Lightly grease 1 12-cup muffin tin or 2 6-cup tins. Gently deflate your dough and turn it out onto a lightly greased surface. Divide the dough in 12 equal pieces. Take one piece and divide it into thirds. Shape each third into a ball and place the three balls into a muffin cup. Repeat for the remaining 11 pieces.

Cover the pans with a lightly greased piece of plastic wrap and let proof for about an hour, until they are quite puffy. When they are ready, preheat the oven to 350 degrees.

Bake the rolls until they are light golden brown, about 25 minutes. When they are just about done, melt 1-2 tablespoons of butter in the microwave. Remove the rolls from the oven and brush with the melted butter. Let the rolls cool in the pan for about 5 minutes, then transfer to a wire rack and let cool completely.

I made these a few days ahead of time, wrapped in tinfoil and put in a freezer bag, and froze until the day I was serving them. When dinner rolled around, I popped them back into their muffin tins and reheated them in a 350 degree oven for about 20 minutes. It was almost like I had baked them that day (shush don't tell anyone that I didn't).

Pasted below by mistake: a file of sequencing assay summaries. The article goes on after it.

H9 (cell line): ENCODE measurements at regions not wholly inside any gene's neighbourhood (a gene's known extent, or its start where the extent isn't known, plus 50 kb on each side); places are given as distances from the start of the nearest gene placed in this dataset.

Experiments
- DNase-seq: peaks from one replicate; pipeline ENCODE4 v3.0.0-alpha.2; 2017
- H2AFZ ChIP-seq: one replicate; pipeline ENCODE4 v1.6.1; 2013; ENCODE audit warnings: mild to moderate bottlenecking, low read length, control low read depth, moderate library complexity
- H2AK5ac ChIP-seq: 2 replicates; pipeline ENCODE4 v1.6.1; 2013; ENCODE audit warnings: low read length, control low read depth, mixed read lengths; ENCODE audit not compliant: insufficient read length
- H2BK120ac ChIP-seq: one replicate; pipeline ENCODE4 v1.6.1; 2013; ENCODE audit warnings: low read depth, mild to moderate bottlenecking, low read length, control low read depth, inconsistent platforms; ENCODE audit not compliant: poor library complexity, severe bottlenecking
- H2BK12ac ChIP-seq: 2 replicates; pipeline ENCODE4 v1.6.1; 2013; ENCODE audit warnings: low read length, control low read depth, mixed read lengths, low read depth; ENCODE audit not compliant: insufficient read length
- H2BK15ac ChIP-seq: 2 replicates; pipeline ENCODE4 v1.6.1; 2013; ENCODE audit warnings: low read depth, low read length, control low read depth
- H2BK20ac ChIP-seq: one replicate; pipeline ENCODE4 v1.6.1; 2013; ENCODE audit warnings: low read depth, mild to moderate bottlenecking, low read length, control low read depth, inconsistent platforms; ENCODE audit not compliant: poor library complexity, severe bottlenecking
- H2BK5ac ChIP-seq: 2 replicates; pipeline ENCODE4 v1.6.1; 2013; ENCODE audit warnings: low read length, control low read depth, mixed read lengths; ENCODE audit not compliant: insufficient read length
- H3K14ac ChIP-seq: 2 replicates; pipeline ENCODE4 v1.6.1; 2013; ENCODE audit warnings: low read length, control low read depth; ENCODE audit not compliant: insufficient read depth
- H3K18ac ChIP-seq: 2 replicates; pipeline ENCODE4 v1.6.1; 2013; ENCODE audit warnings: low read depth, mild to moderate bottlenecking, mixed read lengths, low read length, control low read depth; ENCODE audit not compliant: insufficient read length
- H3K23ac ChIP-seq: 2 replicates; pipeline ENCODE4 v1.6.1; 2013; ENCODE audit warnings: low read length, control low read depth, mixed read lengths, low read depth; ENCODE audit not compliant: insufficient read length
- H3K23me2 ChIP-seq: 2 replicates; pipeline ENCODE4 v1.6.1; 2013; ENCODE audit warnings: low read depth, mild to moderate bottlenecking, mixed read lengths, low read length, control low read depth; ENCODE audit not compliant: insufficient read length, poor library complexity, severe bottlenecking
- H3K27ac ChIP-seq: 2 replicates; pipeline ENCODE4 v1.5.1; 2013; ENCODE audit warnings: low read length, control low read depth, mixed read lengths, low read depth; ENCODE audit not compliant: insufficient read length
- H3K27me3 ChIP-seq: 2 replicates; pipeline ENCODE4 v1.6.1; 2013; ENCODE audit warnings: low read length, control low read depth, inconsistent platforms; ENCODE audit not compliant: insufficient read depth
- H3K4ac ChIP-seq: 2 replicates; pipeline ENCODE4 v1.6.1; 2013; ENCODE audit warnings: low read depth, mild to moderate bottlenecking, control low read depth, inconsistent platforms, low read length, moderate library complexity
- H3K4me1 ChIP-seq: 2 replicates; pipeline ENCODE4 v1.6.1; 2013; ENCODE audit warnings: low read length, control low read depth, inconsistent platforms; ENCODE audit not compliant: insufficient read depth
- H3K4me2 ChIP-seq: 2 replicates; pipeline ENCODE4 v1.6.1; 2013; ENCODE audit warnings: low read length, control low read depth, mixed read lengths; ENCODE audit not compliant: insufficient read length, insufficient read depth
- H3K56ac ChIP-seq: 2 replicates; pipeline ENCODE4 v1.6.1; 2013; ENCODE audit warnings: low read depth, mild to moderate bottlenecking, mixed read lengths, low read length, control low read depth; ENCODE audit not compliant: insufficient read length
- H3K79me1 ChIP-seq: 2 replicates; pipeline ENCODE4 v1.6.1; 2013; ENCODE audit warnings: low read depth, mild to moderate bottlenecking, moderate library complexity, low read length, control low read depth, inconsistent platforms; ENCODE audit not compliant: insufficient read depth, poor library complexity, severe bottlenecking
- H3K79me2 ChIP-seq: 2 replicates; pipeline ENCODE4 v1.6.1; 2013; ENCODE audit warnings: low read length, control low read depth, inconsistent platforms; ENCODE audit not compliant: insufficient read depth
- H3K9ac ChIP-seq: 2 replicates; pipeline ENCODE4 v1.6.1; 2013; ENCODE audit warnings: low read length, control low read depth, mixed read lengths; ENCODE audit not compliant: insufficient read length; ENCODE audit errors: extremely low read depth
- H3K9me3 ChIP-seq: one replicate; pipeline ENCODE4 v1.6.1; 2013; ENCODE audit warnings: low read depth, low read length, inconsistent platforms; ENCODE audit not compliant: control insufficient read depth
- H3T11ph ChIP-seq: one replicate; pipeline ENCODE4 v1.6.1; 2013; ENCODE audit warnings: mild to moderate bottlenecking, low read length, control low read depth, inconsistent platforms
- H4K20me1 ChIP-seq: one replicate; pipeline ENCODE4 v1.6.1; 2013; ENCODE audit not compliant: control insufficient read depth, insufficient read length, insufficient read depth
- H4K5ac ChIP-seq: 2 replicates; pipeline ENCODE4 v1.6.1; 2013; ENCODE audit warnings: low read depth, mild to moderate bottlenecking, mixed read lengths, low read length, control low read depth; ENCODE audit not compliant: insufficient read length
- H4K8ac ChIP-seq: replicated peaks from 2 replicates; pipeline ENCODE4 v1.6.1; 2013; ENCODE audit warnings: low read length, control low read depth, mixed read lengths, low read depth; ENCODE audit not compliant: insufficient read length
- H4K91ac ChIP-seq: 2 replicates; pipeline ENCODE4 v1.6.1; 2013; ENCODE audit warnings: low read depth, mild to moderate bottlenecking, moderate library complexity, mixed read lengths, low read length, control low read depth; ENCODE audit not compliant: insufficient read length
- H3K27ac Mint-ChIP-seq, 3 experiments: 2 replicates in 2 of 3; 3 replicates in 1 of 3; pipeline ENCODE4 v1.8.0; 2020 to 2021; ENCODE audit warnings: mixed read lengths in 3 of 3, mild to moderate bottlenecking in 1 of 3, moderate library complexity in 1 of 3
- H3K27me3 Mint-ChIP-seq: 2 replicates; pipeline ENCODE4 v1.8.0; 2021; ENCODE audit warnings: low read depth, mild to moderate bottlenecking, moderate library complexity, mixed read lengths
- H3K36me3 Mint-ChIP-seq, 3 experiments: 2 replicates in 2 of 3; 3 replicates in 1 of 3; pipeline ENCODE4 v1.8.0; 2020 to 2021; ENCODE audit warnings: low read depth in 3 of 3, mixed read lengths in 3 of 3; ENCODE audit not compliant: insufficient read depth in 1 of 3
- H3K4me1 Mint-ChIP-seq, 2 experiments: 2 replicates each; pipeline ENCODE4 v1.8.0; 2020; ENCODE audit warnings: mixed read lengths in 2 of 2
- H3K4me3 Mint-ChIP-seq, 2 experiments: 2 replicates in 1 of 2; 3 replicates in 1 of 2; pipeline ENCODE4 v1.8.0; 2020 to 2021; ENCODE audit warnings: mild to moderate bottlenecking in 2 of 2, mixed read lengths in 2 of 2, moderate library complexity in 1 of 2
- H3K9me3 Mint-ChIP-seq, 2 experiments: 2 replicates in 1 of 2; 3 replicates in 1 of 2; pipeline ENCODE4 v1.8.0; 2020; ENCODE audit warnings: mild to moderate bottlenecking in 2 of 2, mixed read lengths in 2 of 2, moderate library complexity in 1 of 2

Tasty Turkey

Yum. This year's Thanksgiving(s) involved some great turkey. My parents upped the ante this year and made two grilled rotisserie turkeys that were just fabulous. Smokey, moist, and tender, it was everything a great piece of poultry should be.

I made my first ever roast turkey, and as nervous as I was about over-cooking it, or under-cooking it, it turned out magnificent. I can only assume all the butter I stuffed under the skin had something to do with that. Oh yeah, and the bacon. More on that later though.

My friends here in Chicago decided we should have a Chicago Thanksgiving the weekend before the real thing. Steve and I hosted, and everyone brought a dish to share. There was WAY too much food, and way too much wine, oh but it sure was fun.